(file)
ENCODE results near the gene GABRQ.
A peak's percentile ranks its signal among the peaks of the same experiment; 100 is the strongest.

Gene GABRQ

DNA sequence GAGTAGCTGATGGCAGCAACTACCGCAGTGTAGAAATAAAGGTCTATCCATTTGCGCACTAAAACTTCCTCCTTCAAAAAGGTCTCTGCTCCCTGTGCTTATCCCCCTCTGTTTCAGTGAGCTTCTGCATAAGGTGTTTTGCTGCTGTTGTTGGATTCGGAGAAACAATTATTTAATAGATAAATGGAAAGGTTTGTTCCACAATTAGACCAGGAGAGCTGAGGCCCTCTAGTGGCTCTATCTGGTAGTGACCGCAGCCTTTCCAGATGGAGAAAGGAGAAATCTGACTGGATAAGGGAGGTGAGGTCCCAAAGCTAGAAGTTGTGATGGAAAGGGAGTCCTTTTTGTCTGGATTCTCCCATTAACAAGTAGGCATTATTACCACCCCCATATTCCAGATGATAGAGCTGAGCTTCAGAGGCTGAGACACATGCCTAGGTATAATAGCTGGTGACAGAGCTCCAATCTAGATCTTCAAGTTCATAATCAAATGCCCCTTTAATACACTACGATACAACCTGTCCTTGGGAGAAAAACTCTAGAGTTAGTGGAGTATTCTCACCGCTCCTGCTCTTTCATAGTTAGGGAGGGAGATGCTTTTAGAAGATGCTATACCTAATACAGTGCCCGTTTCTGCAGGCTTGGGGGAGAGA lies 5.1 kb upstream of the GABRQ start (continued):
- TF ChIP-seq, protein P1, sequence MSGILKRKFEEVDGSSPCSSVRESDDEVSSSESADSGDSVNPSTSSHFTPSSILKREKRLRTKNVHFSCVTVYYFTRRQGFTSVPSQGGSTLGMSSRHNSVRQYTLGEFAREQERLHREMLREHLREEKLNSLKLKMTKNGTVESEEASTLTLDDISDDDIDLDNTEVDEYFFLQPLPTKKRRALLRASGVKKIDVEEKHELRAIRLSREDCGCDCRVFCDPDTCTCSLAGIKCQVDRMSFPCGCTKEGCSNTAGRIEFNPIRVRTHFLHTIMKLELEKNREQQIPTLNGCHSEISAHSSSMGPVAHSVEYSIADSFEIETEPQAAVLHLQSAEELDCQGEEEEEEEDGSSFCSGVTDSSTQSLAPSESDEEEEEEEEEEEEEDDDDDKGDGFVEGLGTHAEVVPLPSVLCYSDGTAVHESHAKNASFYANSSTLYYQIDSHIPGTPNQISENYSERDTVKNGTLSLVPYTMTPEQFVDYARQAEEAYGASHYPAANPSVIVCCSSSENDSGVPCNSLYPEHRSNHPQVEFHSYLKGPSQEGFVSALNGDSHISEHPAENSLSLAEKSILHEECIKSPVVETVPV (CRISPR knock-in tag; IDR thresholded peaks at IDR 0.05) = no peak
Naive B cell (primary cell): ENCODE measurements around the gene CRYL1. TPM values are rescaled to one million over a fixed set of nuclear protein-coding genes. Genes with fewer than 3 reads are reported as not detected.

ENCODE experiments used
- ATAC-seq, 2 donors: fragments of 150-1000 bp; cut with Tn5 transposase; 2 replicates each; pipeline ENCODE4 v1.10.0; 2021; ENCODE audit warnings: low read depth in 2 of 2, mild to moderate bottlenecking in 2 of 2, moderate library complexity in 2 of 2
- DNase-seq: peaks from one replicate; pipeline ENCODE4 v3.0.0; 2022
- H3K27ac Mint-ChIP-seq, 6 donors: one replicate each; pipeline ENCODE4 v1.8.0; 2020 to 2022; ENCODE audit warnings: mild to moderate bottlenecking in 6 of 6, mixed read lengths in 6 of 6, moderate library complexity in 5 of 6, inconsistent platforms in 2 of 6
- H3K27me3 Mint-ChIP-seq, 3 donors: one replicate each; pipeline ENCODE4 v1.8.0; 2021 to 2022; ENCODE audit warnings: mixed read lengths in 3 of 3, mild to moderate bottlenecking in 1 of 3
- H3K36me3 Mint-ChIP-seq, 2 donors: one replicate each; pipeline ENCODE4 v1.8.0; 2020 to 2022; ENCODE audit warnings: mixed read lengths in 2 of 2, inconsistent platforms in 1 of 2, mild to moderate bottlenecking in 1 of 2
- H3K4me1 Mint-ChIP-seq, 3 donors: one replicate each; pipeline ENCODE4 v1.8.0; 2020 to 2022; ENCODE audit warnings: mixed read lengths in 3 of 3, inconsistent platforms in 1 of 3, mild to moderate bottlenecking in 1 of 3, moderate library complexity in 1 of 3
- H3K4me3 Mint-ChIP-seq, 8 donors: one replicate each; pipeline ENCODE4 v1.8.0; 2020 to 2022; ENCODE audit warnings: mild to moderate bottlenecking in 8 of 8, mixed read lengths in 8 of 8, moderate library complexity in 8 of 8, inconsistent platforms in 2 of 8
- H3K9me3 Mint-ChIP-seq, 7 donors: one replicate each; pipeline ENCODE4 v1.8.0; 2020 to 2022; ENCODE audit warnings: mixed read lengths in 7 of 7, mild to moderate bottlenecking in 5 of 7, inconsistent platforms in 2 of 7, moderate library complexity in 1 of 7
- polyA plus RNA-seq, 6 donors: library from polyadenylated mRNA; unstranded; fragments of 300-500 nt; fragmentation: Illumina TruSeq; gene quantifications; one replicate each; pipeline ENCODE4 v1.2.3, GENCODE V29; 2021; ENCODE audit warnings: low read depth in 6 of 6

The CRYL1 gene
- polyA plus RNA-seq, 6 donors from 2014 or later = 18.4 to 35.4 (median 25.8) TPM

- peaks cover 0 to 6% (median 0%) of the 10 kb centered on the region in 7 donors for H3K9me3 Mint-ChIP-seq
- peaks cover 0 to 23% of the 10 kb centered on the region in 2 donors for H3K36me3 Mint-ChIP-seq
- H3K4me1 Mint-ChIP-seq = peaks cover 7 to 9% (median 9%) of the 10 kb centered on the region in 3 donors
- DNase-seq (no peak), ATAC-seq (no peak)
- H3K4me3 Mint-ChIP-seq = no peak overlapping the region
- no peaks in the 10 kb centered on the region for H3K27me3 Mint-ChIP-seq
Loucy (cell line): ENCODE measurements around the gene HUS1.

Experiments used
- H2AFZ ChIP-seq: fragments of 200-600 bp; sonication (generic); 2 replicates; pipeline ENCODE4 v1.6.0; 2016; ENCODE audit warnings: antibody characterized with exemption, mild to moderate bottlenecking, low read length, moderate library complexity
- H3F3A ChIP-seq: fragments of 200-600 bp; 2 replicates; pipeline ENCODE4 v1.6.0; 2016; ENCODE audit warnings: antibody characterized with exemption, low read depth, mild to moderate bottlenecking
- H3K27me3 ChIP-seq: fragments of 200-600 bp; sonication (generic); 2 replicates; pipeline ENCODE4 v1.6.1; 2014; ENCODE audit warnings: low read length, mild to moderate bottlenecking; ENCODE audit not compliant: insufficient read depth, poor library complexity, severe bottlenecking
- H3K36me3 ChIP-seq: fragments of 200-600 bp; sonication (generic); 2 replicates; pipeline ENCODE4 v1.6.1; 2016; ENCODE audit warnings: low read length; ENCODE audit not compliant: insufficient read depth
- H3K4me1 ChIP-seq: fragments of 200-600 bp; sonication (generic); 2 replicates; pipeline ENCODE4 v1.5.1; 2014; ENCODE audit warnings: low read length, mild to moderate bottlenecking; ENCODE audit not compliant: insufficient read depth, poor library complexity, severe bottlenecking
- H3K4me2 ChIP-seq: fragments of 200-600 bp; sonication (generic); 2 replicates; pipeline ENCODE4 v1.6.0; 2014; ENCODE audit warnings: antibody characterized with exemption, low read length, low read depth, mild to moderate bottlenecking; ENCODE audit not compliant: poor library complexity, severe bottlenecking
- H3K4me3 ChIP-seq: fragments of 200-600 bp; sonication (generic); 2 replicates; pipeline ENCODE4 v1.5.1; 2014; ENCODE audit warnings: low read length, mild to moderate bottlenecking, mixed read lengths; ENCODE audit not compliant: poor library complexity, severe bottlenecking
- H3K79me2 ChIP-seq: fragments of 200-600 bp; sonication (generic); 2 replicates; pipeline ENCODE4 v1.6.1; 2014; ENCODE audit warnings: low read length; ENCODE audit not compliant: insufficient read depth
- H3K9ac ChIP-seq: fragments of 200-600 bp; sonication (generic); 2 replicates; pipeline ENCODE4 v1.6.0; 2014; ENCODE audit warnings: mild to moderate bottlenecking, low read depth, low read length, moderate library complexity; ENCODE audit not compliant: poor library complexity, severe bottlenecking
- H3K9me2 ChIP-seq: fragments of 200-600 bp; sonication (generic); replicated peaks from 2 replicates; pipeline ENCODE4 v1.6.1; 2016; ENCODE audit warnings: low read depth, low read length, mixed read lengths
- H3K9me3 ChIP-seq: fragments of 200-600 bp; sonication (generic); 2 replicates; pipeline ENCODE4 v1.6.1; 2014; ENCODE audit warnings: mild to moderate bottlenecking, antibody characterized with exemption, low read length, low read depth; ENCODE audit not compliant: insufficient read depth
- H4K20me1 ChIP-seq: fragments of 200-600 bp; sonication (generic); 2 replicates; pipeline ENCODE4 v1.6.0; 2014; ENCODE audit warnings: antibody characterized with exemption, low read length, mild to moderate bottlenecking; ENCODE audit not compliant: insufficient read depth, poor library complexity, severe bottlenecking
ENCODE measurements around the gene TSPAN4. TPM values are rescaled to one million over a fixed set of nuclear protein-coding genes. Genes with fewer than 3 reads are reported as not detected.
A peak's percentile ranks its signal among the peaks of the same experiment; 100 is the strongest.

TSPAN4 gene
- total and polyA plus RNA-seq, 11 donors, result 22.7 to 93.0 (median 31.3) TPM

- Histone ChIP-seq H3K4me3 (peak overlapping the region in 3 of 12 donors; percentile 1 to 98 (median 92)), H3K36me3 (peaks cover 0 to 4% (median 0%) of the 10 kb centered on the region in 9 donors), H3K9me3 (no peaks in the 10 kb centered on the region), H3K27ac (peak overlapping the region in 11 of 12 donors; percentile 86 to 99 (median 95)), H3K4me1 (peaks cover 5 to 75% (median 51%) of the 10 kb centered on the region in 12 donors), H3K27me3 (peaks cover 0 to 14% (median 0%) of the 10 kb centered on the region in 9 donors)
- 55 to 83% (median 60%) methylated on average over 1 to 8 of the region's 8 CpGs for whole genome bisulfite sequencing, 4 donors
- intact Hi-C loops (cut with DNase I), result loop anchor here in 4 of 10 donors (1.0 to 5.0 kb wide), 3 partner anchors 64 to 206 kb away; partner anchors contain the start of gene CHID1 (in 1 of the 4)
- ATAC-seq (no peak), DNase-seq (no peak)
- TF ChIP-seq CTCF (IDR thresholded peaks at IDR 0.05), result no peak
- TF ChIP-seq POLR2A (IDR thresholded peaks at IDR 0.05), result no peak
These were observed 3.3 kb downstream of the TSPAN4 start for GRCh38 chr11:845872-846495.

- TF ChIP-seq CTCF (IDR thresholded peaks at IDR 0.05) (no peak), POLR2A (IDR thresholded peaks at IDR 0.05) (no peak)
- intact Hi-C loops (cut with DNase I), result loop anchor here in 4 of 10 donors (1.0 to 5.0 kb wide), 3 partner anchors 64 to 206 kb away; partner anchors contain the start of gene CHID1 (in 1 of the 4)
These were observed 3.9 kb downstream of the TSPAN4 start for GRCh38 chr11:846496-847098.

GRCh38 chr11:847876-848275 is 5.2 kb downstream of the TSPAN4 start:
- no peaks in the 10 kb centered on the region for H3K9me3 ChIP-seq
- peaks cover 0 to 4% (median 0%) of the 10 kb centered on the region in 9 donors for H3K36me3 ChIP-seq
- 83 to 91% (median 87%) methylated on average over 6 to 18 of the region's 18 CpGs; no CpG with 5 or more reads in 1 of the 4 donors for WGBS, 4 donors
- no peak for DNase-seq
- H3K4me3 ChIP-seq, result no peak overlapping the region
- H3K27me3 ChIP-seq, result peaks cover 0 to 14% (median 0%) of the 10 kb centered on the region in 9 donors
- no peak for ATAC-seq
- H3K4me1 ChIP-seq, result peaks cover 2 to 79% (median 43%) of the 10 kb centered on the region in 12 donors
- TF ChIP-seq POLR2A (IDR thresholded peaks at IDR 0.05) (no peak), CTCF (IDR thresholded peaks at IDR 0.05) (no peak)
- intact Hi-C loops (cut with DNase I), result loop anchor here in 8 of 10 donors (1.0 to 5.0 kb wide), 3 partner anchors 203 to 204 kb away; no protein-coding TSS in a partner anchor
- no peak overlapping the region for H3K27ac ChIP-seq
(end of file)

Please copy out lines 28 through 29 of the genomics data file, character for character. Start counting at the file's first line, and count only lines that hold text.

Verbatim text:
- H3F3A ChIP-seq: fragments of 200-600 bp; 2 replicates; pipeline ENCODE4 v1.6.0; 2016; ENCODE audit warnings: antibody characterized with exemption, low read depth, mild to moderate bottlenecking
- H3K27me3 ChIP-seq: fragments of 200-600 bp; sonication (generic); 2 replicates; pipeline ENCODE4 v1.6.1; 2014; ENCODE audit warnings: low read length, mild to moderate bottlenecking; ENCODE audit not compliant: insufficient read depth, poor library complexity, severe bottlenecking